Back Bay Architectural Commission 130- 132 

Beacon Hill Architectural Commission 59, 61 

Boston Housing Authority 118-123 

Boston Redevelopment Authority 124-130 

Boston Retirement Board 97 

Election Commissioners, Board of ..... . 66 

Examiners, Board of 58 

Finance Commission 112 

Franklin Foundation Members 114-116 

Freedom Trail Commission 133 

Government Center Commission 134, 135 

Library Trustees 70, 71 

Licensing Board 113 

Parks and Recreation Commission 75 

Public Improvement Commission 95 

Public Safety Commission 52 

Public Welfare, Overseers of the 101 



(172) 



INDEX B-C 1 73 

Page 

Real Property Board 96 

Review, Board of 53 

School Committee 106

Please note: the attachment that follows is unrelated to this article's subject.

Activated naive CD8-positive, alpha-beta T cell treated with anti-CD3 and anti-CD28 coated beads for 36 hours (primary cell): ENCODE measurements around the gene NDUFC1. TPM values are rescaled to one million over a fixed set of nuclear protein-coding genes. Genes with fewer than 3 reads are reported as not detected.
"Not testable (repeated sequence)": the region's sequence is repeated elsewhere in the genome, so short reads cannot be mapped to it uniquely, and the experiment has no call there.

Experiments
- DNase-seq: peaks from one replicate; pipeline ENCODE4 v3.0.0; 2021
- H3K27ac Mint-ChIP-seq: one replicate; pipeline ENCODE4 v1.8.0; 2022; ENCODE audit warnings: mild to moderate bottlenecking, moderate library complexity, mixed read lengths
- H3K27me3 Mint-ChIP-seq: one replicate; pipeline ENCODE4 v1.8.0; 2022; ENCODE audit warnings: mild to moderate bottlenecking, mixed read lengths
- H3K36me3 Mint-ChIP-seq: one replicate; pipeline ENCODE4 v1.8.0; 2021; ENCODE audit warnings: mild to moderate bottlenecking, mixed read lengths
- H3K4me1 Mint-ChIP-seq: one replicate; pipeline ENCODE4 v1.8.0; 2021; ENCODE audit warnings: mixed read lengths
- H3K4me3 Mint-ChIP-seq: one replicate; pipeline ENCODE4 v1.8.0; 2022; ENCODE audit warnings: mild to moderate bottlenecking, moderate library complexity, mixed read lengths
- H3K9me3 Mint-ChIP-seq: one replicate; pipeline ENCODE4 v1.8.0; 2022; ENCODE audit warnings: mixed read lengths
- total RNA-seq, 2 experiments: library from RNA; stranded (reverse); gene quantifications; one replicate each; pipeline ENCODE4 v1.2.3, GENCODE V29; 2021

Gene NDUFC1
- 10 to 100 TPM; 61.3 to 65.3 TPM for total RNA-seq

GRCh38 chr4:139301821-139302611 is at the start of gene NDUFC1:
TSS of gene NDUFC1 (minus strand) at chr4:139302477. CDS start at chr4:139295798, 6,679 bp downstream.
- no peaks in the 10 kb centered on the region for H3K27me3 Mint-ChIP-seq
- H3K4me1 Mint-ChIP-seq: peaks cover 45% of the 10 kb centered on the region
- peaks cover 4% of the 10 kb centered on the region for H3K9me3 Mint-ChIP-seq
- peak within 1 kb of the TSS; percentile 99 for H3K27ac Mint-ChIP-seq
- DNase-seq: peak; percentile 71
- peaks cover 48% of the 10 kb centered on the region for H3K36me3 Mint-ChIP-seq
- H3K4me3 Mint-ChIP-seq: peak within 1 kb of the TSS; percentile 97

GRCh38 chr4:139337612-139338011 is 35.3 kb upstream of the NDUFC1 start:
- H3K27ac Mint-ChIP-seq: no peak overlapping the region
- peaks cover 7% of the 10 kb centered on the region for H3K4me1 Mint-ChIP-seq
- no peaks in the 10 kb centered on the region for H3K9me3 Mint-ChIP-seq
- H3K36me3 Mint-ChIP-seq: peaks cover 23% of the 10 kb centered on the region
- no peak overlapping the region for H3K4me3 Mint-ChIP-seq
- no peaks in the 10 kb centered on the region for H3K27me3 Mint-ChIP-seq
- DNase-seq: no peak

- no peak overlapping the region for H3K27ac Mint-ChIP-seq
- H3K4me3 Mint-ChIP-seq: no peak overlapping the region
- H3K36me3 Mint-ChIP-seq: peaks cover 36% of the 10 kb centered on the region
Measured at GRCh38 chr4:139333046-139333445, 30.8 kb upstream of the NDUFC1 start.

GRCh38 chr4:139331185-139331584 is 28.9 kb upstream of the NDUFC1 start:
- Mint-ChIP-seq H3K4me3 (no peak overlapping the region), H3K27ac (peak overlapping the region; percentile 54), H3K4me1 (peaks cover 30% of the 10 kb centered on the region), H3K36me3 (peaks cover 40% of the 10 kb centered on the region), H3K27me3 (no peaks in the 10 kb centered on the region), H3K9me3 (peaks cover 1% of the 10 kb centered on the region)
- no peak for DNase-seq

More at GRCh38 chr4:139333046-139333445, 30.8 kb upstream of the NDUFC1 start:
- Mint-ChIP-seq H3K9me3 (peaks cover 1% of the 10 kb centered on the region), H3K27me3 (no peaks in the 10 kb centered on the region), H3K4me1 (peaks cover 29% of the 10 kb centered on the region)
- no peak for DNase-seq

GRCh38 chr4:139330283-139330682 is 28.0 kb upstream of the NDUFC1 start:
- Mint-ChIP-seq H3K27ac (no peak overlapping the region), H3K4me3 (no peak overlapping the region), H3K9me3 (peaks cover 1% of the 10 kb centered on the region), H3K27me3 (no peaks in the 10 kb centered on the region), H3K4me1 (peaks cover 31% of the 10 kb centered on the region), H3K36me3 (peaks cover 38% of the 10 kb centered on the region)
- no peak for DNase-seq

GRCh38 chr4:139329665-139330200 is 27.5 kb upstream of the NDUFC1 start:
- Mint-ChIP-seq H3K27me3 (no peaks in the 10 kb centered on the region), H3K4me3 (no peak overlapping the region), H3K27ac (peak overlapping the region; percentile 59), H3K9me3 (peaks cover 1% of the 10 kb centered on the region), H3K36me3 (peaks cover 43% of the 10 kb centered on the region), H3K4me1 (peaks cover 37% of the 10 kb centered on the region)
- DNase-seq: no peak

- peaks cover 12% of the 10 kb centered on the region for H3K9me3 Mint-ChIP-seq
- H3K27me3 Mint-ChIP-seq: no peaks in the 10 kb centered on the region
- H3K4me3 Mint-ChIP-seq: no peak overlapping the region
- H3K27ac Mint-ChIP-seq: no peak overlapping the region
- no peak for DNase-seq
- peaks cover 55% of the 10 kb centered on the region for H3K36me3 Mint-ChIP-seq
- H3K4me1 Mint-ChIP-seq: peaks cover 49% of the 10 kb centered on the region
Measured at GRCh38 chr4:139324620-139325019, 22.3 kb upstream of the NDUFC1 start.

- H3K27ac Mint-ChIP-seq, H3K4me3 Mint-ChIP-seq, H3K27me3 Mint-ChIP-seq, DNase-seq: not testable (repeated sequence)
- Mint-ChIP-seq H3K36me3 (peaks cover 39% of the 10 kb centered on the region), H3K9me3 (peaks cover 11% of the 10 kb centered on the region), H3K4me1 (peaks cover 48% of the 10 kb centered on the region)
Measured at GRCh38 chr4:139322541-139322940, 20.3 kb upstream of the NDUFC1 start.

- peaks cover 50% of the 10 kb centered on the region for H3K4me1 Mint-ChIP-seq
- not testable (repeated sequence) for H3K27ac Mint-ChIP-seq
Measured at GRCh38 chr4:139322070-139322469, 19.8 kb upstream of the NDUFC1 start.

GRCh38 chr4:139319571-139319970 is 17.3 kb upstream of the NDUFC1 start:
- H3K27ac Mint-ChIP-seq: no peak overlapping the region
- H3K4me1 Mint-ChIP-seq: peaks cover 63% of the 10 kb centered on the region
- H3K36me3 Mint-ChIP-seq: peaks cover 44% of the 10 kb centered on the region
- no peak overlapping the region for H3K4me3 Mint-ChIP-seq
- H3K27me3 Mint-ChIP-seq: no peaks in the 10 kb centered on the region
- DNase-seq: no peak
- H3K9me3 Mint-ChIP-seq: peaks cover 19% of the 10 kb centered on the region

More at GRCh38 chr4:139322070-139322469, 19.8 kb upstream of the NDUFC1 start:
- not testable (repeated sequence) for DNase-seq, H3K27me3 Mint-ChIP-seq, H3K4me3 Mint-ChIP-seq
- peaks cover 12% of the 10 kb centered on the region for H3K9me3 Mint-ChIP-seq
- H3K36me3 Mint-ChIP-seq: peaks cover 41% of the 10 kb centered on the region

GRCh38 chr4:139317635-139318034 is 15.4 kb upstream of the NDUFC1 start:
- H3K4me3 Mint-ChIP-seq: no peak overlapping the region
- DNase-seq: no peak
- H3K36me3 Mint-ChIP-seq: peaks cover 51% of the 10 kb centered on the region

Sinking Funds, Board of Commissioners of . . . .99, 100 

Traffic and Parking Commission 98 

White Fund Trustees 116 

Youth Activities Commission 139 

Zoning Commission 62 

Boston City Record (official weekly of City) ... 34, 39, 40, 49 

Boston Housing Authority 118, 123 

Boston Metropolitan District 136 

Boston, origin and growth of 4, 5 

Boston Redevelopment Authority 124-132 

Boston Retirement Board 97 

Brighton (Wards 21 and 22) : 

Municipal Court of 144 

Public Schools in 107 

Budgets, Supervisor of 49, 50 

Building Code 55, 56 

Building Department 55-63 

Beacon Hill Architectural Commission 59-61 

Board of Appeal 57, 58 

Board of Examiners 58 

Committee on Licenses 58, 59 

Zoning Commission (Building Dept.) 62, 63 

C 

Cemetery Division, Park Department 89 

Charlestown (Ward 2) : 

Mimicipal Court of 144 

PubUc Schools in 107 

City Charter 14-41 

City Clerk Department 37, 63, 64 

City Council of 1967 . . 11, 13, 164 

Committees of 13 

Officers of 12 

President of . . 11, 164, 169 

City CouncU, Presidents of, 1910-1967 167-169 

City Government, 1967 11 

City Governments, 1909 to 1967 149-164